I met him and his herd of cows at the first light of the day. Some of the cows trot past him, while others munch on the green grass glistening from the early morning dew behind him. There’s a tranquil pooling in his big black -or brown- eyes. Except for the rising sun, and the cows scattered and chewing mindlessly in this field, we are alone here. I am curious about him. I assume he is just as curious about me with the way he looks at me from his side-eye. He tells me he was born in Ibadan and his family has moved around Oyo State a lot since his birth, even though he is Fulani. He speaks the Yoruba and Hausa languages fluently. His family’s major source of income is selling goats, sheep and cows. In Nigeria, the wealth of a Fulani herdsman is measured by the size of his herd. I think a male older family member must be close by, with the rest of the herd, as I count 12 - 15 cows with him.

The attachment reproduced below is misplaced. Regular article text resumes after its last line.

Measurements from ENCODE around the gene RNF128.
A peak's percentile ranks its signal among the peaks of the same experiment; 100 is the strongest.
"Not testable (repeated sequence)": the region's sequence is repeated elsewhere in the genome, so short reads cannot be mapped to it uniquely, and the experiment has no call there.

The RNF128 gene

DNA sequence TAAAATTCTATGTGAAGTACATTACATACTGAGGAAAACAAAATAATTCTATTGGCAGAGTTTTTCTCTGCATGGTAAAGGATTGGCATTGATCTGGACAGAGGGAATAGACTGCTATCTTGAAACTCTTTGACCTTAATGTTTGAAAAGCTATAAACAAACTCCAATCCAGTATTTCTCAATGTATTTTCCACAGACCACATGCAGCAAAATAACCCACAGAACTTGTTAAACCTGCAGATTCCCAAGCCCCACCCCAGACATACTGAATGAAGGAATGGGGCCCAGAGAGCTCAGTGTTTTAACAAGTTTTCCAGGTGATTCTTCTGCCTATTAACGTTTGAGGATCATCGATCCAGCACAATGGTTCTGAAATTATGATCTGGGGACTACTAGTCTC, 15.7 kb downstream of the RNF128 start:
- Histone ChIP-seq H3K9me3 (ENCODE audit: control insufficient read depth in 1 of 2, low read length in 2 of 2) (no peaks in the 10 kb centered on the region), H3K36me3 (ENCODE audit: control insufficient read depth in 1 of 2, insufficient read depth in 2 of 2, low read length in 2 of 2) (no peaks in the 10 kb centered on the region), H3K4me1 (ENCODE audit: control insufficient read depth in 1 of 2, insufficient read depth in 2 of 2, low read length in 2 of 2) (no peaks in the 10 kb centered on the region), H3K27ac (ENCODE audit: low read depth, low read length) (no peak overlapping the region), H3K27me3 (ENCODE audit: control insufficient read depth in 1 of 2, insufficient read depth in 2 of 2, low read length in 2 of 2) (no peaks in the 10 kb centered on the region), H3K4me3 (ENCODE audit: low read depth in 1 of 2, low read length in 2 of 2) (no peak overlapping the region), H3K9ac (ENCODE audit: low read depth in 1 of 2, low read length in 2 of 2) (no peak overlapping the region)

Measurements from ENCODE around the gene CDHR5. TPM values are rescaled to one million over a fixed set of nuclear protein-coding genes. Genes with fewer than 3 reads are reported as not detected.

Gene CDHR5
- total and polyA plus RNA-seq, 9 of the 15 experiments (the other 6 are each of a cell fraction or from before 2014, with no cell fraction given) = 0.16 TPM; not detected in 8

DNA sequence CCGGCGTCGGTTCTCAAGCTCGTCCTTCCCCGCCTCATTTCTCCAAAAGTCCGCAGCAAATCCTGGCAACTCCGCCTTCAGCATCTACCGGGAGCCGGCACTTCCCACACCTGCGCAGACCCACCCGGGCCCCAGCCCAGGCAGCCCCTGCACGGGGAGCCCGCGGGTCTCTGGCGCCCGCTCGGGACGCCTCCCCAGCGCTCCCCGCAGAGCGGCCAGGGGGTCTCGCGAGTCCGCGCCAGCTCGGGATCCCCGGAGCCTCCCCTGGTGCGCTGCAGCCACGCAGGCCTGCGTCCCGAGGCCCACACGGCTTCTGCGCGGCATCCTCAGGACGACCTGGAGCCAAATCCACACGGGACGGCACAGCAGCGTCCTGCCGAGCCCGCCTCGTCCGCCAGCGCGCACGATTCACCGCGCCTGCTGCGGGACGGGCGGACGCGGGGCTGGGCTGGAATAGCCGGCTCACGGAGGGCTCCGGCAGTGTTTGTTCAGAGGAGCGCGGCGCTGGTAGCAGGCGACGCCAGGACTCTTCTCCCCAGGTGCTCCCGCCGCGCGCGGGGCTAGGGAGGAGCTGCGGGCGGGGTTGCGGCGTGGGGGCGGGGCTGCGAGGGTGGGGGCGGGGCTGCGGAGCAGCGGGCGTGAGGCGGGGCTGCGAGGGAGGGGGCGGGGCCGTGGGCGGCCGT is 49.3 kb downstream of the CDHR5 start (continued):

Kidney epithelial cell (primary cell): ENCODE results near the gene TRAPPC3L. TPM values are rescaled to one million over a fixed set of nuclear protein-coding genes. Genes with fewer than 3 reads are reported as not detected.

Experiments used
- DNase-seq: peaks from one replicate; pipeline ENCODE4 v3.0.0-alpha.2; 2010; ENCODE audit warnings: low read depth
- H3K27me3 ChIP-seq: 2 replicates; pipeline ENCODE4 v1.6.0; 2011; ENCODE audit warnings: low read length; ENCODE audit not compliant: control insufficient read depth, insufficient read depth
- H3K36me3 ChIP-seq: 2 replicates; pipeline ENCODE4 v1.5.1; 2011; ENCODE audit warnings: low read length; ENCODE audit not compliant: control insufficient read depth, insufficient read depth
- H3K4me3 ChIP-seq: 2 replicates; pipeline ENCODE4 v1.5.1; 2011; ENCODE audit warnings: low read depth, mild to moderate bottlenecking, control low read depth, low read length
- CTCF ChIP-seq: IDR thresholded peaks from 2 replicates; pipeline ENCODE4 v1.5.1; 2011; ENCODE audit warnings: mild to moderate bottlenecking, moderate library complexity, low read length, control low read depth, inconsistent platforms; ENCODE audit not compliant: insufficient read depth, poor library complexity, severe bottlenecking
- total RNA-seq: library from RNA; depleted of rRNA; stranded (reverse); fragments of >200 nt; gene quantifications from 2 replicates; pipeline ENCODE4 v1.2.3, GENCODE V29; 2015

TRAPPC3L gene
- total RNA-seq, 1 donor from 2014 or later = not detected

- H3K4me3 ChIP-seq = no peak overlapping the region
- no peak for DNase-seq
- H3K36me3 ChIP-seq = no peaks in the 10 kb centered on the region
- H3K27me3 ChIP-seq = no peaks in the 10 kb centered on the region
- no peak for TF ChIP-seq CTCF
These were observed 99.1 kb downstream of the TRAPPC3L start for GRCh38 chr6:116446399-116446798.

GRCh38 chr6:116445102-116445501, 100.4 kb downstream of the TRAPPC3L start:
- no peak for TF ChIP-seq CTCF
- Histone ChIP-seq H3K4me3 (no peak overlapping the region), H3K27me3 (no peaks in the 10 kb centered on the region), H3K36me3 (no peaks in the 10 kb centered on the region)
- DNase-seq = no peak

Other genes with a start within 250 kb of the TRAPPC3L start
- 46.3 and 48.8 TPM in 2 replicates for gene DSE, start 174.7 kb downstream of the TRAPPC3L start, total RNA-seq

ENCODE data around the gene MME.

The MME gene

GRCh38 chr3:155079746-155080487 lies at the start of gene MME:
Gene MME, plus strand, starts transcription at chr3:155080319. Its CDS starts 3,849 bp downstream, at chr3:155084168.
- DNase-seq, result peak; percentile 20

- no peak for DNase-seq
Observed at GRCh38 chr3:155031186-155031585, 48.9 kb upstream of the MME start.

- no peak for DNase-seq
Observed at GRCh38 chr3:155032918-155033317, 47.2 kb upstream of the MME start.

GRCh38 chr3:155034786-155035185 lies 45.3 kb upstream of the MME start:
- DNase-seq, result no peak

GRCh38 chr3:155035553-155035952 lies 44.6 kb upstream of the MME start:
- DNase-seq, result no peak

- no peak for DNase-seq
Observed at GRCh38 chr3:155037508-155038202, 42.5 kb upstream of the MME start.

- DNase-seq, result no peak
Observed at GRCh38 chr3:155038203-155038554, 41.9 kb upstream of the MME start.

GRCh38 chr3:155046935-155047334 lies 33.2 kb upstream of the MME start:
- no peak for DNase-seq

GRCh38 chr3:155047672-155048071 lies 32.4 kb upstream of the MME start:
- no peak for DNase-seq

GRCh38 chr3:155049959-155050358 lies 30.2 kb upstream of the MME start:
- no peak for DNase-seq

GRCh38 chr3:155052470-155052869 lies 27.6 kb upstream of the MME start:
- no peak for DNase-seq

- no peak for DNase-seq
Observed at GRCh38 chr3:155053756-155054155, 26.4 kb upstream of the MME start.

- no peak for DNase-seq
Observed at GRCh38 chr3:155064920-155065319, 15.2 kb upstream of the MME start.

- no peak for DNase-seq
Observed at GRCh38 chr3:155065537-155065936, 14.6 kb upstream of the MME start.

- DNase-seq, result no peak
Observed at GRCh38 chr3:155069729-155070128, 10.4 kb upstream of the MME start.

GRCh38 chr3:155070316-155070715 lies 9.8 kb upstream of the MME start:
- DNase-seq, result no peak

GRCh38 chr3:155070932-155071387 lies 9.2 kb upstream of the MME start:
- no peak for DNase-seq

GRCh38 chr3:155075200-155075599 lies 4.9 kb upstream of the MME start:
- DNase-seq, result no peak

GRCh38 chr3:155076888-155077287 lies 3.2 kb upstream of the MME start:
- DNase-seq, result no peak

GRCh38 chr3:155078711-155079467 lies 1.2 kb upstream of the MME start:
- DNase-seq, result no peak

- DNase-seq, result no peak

The Fulani herdsmen are nomads, who move from one place to another in search of greener pastures for their cattle. In Nigeria, most people only think about the Fulani-herdsmen clash when they meet the Fulanis. Since the Fulani-herdsmen violence started in 1999, hundreds and thousands of people have died while thousands of people have been displaced. The violence is said to have started as a result of the land conflicts between farmers and herdsmen, and while some people believe that it is an ethnic/tribal war, in recent times, this violence has tripled based on ethnoreligious conflicts, as most of the clashes has been between Muslim Fulani herdsman and Christians farmers.
Standing in the field with him, while egrets hovered over the cattle and perched in the grass, I realized he is just a boy.